Kazakhstan Mining Report Q2 2009 – New Company and Market Analysis

June 17. PR-Inside.com

The global financial crisis is having a clear impact on the Kazakh mining industry, with leading miners Eurasian Natural Resources Corporation (ENRC) and Kazakhmys both scaling back production as global metal demand falls. ENRC said that it would cut output of iron ore and ferrochrome during Q408, while Kazakhmys said it has stopped production at three mines and closed its Zhezkazgan smelter for maintenance.

ArcelorMittalls Kazakh subsidiary, ArcelorMittal Termirtau, has also stated that it sees sales falling by 30% year-on-year (y-o-y) in 2008 due to falling demand. Kazakh Trade and Industry Minister Vladimier Shkolnik also said that zinc producer Kazzinc could also halt production if prices continue to fall, while in December 2008, ShalkiyaZinc announced that it would suspend zinc and lead concentrate production until mid-2009 due to plummeting metal prices.

The government said in late January 2009 that it was considering granting mining companies a tax break if they pledged not to sack workers. The announcement came after some multinational miners reportedly lobbied the government for a temporary reduction in mineral extraction taxes. The finance ministry put the value of the cuts at around US$200mn, but at the time of going to press no final decision had been reported.

Kazakhstan signed an agreement with India on civilian nuclear co-operation in late January 2009, and is set to become the fourth country to supply India with uranium for nuclear power plants. In October 2008, the government signed a deal with China, agreeing to develop uranium resources in Kazakhstan as well as build power plants in China. The agreements came amid reports that Kazakhstan aims to become the world’s leading supplier of uranium.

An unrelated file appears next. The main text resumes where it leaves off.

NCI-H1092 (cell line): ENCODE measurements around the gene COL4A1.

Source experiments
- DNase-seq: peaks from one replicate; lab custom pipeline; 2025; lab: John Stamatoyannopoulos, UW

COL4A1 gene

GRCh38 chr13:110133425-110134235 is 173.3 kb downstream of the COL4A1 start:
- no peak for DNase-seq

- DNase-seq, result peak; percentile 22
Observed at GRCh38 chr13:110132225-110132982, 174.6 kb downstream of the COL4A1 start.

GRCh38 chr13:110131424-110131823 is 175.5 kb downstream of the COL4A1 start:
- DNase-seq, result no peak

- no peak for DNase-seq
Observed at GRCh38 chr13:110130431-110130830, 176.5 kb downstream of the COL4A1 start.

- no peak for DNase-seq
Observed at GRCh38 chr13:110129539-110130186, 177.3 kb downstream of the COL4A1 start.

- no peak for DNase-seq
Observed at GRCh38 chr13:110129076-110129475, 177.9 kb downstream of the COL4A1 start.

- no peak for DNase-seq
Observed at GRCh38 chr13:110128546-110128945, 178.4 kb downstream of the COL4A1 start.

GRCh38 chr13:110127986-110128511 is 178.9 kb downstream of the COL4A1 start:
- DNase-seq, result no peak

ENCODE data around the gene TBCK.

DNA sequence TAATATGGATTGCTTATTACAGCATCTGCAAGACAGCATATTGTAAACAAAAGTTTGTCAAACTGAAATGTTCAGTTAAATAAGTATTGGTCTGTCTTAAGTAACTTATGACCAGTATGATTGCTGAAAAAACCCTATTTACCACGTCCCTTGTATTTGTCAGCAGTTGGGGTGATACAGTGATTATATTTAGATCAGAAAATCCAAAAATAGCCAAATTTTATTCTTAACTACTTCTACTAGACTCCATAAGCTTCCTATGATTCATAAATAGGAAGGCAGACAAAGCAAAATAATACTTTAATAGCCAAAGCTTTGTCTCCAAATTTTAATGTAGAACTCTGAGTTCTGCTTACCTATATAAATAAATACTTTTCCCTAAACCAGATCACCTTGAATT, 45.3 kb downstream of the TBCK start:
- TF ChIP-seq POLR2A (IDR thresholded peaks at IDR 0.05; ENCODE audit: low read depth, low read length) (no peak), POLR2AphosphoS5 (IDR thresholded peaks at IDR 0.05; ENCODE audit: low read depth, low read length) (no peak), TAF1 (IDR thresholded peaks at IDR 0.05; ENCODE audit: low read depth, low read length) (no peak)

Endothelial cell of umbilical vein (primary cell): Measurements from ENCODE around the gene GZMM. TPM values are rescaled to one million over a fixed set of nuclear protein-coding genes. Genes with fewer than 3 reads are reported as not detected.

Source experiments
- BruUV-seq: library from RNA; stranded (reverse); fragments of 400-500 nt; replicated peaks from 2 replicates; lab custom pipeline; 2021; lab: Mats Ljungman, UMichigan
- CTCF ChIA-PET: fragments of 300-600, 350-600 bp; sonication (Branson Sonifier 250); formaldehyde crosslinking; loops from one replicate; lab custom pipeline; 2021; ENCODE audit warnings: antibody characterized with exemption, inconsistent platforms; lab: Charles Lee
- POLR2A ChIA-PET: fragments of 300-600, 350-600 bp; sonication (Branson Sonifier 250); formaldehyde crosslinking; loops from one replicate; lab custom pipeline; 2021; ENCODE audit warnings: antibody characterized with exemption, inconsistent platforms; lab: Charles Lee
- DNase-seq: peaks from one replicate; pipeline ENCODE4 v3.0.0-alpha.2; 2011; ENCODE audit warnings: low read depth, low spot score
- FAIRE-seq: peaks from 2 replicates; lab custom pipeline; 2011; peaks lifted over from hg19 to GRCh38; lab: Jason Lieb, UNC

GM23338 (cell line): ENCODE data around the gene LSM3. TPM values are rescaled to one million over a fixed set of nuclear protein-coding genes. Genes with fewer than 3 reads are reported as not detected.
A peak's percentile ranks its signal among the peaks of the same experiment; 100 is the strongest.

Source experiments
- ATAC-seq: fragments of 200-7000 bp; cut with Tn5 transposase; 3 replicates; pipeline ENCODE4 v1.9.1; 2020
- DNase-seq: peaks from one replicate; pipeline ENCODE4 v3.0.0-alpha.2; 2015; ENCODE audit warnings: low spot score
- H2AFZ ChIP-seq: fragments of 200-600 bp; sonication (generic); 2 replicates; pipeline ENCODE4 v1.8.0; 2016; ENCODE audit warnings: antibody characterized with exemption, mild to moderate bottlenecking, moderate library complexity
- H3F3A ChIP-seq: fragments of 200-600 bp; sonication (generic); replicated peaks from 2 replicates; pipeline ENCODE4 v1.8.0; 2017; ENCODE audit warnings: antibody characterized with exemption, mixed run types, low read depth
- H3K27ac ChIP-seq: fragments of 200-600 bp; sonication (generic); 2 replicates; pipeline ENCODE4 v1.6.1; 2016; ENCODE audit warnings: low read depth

Meanwhile, various sources suggest that the Kazakh government will create a new national holding company, Tau Ken Samruk, to manage its mining assets and give it greater say in company takeovers. It could also act on behalf of the government in pursuing its pre-emptive rights to purchase subsurface assets. Unconfirmed reports suggest that the government approved the decision in late January 2009.

Among the 10 largest countries in the world by area, the Republic of Kazakhstan spreads across north and central Eurasia and is home to a vibrant mining industry currently valued at over US$3bn. With large endowments being mined across the nation, including 29 non-ferrous metals, three ferrous metals, two precious metals and 84 industrial minerals, it comes as no surprise that mining activity contributes close to 30% of the country’s export earnings, and is responsible for 19% of all industrial production.
An industry that was in disarray due to the break-up of the Soviet Union, Kazakh mining witnessed widespread technological upgrades and privatisations in the 1990s. This was further fuelled in recent years by spiralling international metal prices, rapidly expanding demand from China and India, and streamlined procedures for obtaining permits and foreign investment. The country’s current reserve of copper is estimated at 36mn tonnes. Further, it ranks second globally in terms of manganese ore reserves, which are estimated at 600mn tonnes. Kazakhstan also hosts 30% of the worldwide chromite ore deposits, as well as 95% of the total chromium reserves within the Commonwealth of Independent States (CIS).

Industry Forecast Despite the impact of the global fall in metals and commodity prices, the report expects growth to be strong in the Kazakh mining industry. By 2013, the report forecasts that the market will be worth US$31.5bn, up from a level of US$18.5bn in 2008.